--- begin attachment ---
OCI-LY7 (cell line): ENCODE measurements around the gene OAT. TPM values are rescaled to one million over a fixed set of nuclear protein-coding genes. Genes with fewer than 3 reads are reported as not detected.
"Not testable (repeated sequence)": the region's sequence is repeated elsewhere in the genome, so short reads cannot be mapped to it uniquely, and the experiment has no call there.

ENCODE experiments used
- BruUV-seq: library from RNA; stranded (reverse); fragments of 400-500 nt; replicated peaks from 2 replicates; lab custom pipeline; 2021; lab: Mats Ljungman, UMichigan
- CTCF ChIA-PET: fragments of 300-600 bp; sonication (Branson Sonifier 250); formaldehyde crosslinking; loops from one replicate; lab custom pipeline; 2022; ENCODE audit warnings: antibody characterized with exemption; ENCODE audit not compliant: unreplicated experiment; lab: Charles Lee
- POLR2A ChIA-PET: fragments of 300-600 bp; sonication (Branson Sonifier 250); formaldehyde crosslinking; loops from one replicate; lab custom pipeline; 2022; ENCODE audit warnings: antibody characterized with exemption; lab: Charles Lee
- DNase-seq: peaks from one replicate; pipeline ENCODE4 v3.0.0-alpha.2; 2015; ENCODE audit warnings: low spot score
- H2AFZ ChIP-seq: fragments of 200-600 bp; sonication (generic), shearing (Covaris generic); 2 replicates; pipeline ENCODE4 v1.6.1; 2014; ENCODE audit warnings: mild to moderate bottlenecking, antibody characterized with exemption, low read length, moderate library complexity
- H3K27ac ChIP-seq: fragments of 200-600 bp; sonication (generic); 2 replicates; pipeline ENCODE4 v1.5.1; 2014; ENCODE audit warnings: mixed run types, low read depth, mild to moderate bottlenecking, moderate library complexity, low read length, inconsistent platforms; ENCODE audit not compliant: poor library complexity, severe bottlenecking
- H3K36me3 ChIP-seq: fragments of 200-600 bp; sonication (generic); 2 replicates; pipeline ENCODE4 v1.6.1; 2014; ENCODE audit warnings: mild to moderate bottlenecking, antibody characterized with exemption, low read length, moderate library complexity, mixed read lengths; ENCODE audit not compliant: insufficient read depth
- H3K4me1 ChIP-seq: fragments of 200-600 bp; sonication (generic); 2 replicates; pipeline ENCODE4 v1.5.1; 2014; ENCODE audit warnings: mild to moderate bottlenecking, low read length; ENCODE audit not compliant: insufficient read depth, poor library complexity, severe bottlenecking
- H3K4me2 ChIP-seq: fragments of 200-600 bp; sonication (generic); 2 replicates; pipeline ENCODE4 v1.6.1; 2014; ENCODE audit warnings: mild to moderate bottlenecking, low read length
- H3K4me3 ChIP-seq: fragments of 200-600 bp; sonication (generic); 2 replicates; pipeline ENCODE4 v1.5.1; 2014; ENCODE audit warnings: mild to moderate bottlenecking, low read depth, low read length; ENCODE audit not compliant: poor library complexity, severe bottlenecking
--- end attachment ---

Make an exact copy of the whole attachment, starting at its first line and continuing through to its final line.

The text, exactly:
OCI-LY7 (cell line): ENCODE measurements around the gene OAT. TPM values are rescaled to one million over a fixed set of nuclear protein-coding genes. Genes with fewer than 3 reads are reported as not detected.
"Not testable (repeated sequence)": the region's sequence is repeated elsewhere in the genome, so short reads cannot be mapped to it uniquely, and the experiment has no call there.

ENCODE experiments used
- BruUV-seq: library from RNA; stranded (reverse); fragments of 400-500 nt; replicated peaks from 2 replicates; lab custom pipeline; 2021; lab: Mats Ljungman, UMichigan
- CTCF ChIA-PET: fragments of 300-600 bp; sonication (Branson Sonifier 250); formaldehyde crosslinking; loops from one replicate; lab custom pipeline; 2022; ENCODE audit warnings: antibody characterized with exemption; ENCODE audit not compliant: unreplicated experiment; lab: Charles Lee
- POLR2A ChIA-PET: fragments of 300-600 bp; sonication (Branson Sonifier 250); formaldehyde crosslinking; loops from one replicate; lab custom pipeline; 2022; ENCODE audit warnings: antibody characterized with exemption; lab: Charles Lee
- DNase-seq: peaks from one replicate; pipeline ENCODE4 v3.0.0-alpha.2; 2015; ENCODE audit warnings: low spot score
- H2AFZ ChIP-seq: fragments of 200-600 bp; sonication (generic), shearing (Covaris generic); 2 replicates; pipeline ENCODE4 v1.6.1; 2014; ENCODE audit warnings: mild to moderate bottlenecking, antibody characterized with exemption, low read length, moderate library complexity
- H3K27ac ChIP-seq: fragments of 200-600 bp; sonication (generic); 2 replicates; pipeline ENCODE4 v1.5.1; 2014; ENCODE audit warnings: mixed run types, low read depth, mild to moderate bottlenecking, moderate library complexity, low read length, inconsistent platforms; ENCODE audit not compliant: poor library complexity, severe bottlenecking
- H3K36me3 ChIP-seq: fragments of 200-600 bp; sonication (generic); 2 replicates; pipeline ENCODE4 v1.6.1; 2014; ENCODE audit warnings: mild to moderate bottlenecking, antibody characterized with exemption, low read length, moderate library complexity, mixed read lengths; ENCODE audit not compliant: insufficient read depth
- H3K4me1 ChIP-seq: fragments of 200-600 bp; sonication (generic); 2 replicates; pipeline ENCODE4 v1.5.1; 2014; ENCODE audit warnings: mild to moderate bottlenecking, low read length; ENCODE audit not compliant: insufficient read depth, poor library complexity, severe bottlenecking
- H3K4me2 ChIP-seq: fragments of 200-600 bp; sonication (generic); 2 replicates; pipeline ENCODE4 v1.6.1; 2014; ENCODE audit warnings: mild to moderate bottlenecking, low read length
- H3K4me3 ChIP-seq: fragments of 200-600 bp; sonication (generic); 2 replicates; pipeline ENCODE4 v1.5.1; 2014; ENCODE audit warnings: mild to moderate bottlenecking, low read depth, low read length; ENCODE audit not compliant: poor library complexity, severe bottlenecking